• Do you ruminate or are you brooding about anything? Do you have any recurring thoughts that don’t really lead to any conclusion?
    • What thoughts bother you the most and take up unreasonable amounts of time and energy?
  • What is your perceived stress level? Rant freely or use a 1-10 scale.
    • Does the stress level vary during the day?
    • Does it vary over weeks/months or is it usually the same?
    • Do you perceive it as a problem?
  • How is the energy level, or for some, rather the general tiredness level at the moment? Compare to “earlier” whenever life felt like you think it should?
    • How does it vary during the day? For example “Almost decent before lunch and then collapse level by dinner.”
    • What are your best moments energy-wise?
    • What are your worst moments energy-wise?
    • Do you ever push a little extra in life – and CRASH as a result? (For example making you extra tired/symptomatic for the rest of the day, the next day or the weekend.) How often and how bad?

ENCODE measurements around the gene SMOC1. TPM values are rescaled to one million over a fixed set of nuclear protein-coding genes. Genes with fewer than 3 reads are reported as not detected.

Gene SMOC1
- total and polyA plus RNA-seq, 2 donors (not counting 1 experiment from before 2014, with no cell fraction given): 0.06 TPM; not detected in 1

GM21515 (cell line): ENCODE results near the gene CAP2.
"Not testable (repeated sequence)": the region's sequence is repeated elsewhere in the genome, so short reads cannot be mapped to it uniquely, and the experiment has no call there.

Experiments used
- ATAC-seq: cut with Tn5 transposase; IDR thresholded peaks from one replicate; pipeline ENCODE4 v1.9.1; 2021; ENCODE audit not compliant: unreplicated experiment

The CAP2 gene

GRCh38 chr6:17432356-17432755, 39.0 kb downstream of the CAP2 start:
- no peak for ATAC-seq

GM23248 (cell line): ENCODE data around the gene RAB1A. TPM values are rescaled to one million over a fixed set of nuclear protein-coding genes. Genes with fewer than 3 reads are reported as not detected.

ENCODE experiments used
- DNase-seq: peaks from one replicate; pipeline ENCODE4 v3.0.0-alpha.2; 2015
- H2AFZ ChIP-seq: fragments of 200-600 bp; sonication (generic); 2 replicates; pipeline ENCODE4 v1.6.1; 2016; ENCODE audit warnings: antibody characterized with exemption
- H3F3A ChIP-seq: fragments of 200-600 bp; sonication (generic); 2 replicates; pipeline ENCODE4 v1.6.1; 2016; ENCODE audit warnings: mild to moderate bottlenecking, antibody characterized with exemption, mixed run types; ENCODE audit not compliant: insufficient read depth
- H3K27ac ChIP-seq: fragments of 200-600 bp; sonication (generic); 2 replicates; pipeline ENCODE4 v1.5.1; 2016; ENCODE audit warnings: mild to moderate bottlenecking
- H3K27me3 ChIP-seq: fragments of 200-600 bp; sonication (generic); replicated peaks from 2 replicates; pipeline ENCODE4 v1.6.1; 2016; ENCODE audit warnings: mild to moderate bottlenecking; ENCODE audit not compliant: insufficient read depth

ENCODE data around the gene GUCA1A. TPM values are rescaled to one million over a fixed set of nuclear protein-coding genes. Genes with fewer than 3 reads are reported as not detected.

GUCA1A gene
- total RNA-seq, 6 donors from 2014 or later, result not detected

• How much do you sleep?
    • Do you feel as if you sleep well?
  • Do you have any depressive symptoms? It can either be a yes or no-question or it can be broken down into several. Some of these are already asked above, but bunched together to give some perspective on what counts as “depressive symptoms”.
  • Do you feel…
    • … unreasonably bad disproportionately often? That’ll include sadness, emptiness, hopelessness, anger, irritability and frustration, worthlessness, guilt
    • … a loss of interest in most of what used to amuse you such as sex, hobbies, work?
    • … as if past mistakes bother you more now than they have done earlier?